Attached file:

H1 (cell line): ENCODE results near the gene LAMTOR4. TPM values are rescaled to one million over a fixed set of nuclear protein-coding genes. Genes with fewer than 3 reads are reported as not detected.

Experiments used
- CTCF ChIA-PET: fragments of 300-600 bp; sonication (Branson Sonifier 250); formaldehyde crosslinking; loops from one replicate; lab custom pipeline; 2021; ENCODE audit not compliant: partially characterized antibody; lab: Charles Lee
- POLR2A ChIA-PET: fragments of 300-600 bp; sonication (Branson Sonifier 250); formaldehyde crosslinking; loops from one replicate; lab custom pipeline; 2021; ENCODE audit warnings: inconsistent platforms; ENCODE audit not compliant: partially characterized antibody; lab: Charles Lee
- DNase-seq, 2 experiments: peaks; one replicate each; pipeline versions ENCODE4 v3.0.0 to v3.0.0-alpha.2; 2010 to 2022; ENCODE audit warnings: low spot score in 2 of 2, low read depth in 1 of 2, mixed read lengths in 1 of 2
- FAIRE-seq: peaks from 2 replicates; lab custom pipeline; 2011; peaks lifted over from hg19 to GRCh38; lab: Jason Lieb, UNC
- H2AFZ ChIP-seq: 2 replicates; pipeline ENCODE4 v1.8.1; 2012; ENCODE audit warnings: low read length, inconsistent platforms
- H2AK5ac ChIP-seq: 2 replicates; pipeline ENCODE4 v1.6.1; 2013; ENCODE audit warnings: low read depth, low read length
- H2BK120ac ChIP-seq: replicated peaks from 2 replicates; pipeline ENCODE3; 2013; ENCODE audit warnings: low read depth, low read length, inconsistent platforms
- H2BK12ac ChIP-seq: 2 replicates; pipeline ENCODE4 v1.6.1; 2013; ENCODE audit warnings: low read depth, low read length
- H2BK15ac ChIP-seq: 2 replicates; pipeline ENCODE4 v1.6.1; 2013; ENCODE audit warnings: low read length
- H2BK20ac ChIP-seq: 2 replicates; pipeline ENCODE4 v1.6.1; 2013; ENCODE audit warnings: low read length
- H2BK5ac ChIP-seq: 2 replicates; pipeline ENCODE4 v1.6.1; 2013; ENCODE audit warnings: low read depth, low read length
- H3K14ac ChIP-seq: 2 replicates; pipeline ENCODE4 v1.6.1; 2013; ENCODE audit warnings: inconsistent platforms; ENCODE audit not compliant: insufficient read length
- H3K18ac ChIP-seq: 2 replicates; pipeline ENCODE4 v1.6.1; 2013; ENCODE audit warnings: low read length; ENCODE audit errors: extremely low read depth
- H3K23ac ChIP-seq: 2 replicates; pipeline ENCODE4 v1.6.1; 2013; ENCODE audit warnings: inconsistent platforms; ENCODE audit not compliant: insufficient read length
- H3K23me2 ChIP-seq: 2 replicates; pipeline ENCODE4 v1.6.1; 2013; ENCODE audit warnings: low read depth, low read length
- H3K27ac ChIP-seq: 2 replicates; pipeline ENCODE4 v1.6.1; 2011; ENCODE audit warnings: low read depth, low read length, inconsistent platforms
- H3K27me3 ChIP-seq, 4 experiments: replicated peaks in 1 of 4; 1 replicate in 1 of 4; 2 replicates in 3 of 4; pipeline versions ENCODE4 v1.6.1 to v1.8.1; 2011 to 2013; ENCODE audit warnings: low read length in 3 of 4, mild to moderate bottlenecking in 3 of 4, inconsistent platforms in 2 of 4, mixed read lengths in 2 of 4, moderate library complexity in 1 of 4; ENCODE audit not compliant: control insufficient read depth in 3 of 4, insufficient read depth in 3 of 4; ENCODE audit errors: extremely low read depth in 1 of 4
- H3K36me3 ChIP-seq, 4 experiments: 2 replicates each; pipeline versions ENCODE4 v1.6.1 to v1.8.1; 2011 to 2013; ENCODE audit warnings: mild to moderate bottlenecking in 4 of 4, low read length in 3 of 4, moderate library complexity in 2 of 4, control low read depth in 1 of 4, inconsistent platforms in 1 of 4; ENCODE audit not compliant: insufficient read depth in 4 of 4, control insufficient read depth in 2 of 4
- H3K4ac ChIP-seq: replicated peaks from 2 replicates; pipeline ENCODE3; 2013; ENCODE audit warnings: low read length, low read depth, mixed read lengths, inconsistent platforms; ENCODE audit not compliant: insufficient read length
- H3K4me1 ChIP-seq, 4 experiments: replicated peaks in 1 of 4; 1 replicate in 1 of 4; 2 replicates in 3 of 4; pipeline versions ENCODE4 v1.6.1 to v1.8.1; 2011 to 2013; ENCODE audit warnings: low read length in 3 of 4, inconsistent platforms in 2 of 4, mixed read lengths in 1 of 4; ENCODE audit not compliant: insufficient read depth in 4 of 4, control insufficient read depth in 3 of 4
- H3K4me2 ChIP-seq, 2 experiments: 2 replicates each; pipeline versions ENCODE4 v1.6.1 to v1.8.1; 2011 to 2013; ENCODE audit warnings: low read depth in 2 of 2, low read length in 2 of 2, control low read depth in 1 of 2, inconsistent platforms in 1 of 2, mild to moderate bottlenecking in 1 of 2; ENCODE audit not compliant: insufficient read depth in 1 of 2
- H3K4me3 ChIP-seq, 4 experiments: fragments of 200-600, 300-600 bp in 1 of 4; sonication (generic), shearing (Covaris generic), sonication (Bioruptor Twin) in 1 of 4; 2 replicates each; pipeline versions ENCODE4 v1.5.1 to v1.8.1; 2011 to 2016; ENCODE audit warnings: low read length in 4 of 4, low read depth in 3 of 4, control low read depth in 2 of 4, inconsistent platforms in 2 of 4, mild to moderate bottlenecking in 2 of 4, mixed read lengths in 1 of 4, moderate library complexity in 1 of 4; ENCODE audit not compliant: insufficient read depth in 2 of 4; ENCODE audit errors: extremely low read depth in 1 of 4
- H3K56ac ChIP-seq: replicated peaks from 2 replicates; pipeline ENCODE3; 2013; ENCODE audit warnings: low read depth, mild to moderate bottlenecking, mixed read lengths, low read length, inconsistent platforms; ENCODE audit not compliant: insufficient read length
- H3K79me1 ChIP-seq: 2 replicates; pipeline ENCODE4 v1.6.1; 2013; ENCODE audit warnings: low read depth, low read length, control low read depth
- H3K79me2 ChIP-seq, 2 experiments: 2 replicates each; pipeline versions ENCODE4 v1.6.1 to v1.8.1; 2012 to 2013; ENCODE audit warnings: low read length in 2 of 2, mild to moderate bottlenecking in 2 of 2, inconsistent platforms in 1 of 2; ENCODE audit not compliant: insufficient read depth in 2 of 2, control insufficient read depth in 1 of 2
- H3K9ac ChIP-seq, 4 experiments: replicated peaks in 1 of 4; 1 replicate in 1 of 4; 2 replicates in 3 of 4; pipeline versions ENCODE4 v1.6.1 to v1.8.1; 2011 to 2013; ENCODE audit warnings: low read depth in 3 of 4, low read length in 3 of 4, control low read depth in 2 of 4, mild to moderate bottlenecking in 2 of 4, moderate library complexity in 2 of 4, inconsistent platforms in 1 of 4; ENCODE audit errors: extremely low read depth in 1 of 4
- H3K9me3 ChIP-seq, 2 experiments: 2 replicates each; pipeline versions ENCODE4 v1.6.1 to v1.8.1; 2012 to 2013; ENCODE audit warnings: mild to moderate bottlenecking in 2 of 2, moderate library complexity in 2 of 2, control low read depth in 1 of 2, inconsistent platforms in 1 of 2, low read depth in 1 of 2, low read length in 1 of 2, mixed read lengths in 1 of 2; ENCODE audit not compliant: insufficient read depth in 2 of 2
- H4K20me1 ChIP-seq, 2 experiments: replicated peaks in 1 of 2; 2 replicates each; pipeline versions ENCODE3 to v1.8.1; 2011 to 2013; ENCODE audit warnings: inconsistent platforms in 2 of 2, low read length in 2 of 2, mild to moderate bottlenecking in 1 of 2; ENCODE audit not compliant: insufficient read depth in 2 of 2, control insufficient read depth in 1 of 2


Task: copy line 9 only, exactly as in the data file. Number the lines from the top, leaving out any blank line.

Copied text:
- H2BK120ac ChIP-seq: replicated peaks from 2 replicates; pipeline ENCODE3; 2013; ENCODE audit warnings: low read depth, low read length, inconsistent platforms